There are two contradictory admonitions every trial lawyer should heed when preparing a closing argument. First: "It is improper for counsel to make a closing argument to the jury ... calculated to arouse passion or prejudice." Gathers v. Harris Teeter Supermarket, Inc., 282 S.C. 220, 231, 317 S.E.2d 748, 755 (Ct. App. 1984). Second: "Passion and prejudice govern the world, only under the name of reason." John Wesley (1736).Read More »
Many clients and even attorneys are unaware that there is now a national certification process approved by the state of South Carolina for attorneys specializing in Social Security disability law. The specialization, accredited by the American Bar Association, was established in 2005 by the National Board of Legal Specialty Certification (NBLSC) on accreditation. The S.C. Commission on CLE and Legal Specialization has recognized the specialty since June of 2009.Read More »
No later than February of each year, the South Carolina Supreme Court has the opportunity to submit amendments to the court rules to the General Assembly. The General Assembly then has 90 days to reject them, which has never occurred to my knowledge. No changes can be made. The legislature's only choice is to ignore the rules, in which case they take effect, or reject them. This bizarre process is the result of a compromise between the General Assembly and the South Carolina Supreme Court in the early 1980s, after a period of wrestling between the two over which body had the ultimate authority to establish court rules. Prior to that time, lawyers had to search both statutes and court rules for procedural rules that governed court proceedings in the state.Read More »
Most law firms, whether large or small, begin a new client engagement with a consulting process: a stated period of time, such as an hour, that potential clients spend with an attorney to discuss their matter and explore whether to establish a client relationship. This consulting process is essentially a business-development effort, targeted to converting prospects into clients. It is marketing in its purest and most immediate sense - at the end of the hour, the lawyer either does or does not have a new client.Read More »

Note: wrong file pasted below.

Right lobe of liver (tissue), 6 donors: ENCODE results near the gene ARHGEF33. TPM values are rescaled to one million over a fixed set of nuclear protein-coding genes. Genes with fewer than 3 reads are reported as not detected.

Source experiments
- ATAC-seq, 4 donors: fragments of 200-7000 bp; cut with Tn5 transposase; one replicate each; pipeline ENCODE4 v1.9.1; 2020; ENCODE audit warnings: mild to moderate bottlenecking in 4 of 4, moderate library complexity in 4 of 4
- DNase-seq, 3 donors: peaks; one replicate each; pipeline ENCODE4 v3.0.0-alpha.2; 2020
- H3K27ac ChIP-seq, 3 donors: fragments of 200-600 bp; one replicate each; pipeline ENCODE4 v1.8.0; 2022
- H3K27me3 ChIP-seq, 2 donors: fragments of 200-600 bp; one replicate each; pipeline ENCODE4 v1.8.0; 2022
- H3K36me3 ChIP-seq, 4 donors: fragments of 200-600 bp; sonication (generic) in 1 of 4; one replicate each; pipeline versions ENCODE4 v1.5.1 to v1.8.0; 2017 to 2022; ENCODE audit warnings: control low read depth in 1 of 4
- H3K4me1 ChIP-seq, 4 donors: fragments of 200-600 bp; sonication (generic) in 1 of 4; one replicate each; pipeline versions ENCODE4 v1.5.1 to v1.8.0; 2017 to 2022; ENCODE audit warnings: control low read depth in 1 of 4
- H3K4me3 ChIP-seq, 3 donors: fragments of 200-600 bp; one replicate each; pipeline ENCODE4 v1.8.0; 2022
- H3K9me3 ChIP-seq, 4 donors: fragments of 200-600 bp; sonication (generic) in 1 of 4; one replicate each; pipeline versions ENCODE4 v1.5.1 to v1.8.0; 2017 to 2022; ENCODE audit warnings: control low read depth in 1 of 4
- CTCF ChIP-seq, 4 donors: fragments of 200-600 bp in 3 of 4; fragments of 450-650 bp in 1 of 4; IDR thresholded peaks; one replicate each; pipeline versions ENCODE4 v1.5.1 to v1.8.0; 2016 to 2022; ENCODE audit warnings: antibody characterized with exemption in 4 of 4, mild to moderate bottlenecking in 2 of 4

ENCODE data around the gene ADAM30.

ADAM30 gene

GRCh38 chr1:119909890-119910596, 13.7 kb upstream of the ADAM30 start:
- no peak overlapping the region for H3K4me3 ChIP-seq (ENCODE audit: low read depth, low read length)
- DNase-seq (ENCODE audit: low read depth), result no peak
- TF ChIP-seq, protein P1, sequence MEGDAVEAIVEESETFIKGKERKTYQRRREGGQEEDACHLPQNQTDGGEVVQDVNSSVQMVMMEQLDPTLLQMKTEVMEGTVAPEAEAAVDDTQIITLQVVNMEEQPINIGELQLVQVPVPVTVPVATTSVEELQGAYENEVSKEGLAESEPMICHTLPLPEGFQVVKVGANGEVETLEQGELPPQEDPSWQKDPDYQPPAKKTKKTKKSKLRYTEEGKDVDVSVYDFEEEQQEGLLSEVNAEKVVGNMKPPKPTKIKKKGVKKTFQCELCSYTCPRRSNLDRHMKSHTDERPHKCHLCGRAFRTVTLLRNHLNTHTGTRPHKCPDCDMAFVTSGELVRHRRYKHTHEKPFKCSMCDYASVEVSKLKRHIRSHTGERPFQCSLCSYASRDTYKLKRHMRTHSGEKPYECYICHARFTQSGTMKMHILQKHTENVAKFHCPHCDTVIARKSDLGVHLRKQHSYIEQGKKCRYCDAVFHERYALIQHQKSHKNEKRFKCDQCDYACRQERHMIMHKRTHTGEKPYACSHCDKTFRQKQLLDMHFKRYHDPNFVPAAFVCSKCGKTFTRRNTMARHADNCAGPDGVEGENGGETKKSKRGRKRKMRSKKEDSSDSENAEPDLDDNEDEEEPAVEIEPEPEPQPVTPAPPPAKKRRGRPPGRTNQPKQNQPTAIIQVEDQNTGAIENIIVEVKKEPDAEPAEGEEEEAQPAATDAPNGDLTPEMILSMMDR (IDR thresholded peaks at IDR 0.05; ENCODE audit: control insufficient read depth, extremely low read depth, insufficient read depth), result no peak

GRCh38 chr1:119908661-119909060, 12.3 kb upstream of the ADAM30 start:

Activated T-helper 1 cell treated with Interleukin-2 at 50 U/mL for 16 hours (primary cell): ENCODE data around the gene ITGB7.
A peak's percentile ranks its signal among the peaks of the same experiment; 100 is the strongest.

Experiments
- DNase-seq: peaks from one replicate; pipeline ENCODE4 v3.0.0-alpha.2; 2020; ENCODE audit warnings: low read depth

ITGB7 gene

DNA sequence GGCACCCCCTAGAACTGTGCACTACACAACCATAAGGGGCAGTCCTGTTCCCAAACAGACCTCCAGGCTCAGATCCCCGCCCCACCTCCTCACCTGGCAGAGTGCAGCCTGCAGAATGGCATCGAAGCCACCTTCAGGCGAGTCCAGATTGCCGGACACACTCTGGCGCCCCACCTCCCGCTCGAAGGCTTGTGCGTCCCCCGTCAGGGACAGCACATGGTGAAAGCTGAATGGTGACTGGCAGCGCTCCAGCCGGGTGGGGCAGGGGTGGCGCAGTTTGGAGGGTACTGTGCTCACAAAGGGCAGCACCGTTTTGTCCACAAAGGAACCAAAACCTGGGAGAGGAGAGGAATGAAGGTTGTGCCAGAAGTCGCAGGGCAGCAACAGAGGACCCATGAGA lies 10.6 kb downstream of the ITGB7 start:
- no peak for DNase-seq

Prolonged heat waves last summer in North America and Northern Europe, sparking massive fires in Russia, occurring simultaneously with unprecedented flooding in Asia and parts of interior Europe, have been cited by many as examples of the prophecy of global warming becoming reality. Vindication, perhaps, after a cold and snowy winter left many skeptical that global warming was real. Is climate change flexing its muscles?Read More »
"Professional sports leagues and major collegiate athletic conferences have dealt with broadcast and multi-media agreements for many years. Now, with the increase in cable television channels and technological advances in Internet video streaming, sports promoters and organizers that never have had to deal with such issues (entities such as state high school athletic associations, promoters of high school basketball holiday tournaments, and smaller colleges and universities) are licensing the rights to broadcast on television or the Internet coverage of games organized by the promoter," attorney S. Graham Robinson writes.Read More »
Law firms, corporate and public law departments, and bar associations have focused attention in recent years on increasing the diversity of their workforces. Those organizations that explore increasing diversity face a number of common questions. What are the rationales for a focus on diversity? Which individuals and groups should be considered? How much progress has the profession made in recent years, and how far does it have yet to travel? What forms should diversity programs take?Read More »
By STEVE SUMNER, Special to Lawyers Weekly firstname.lastname@example.org In 1996, South Carolina reorganized certain criminal offenses dealing with the transportation of liquor and moved them to an area dealing with “moonshiners” or “bootleggers.” The original laws – providing for ...
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By KIMBERLY ATKINS, Dolan Media Newswires email@example.com After being repeatedly delayed over the course of two years, the Federal Trade Commission is set to begin enforcement of controversial identity fraud prevention regulations that affect almost any business that accepts deferred ...Read More »
"Nearly two years ago, I exhorted business owners and inventors to protect their intellectual property due to - not in spite of - the depressed economy. My suggestion still stands. However, the passage of time begs this question: is intellectual property - patents in particular - incompatible with policies that trend toward such things as 'redistribution of wealth' and 'universal health care?'," Greenville attorney Bernard Klosowski writes in a guest commentary.
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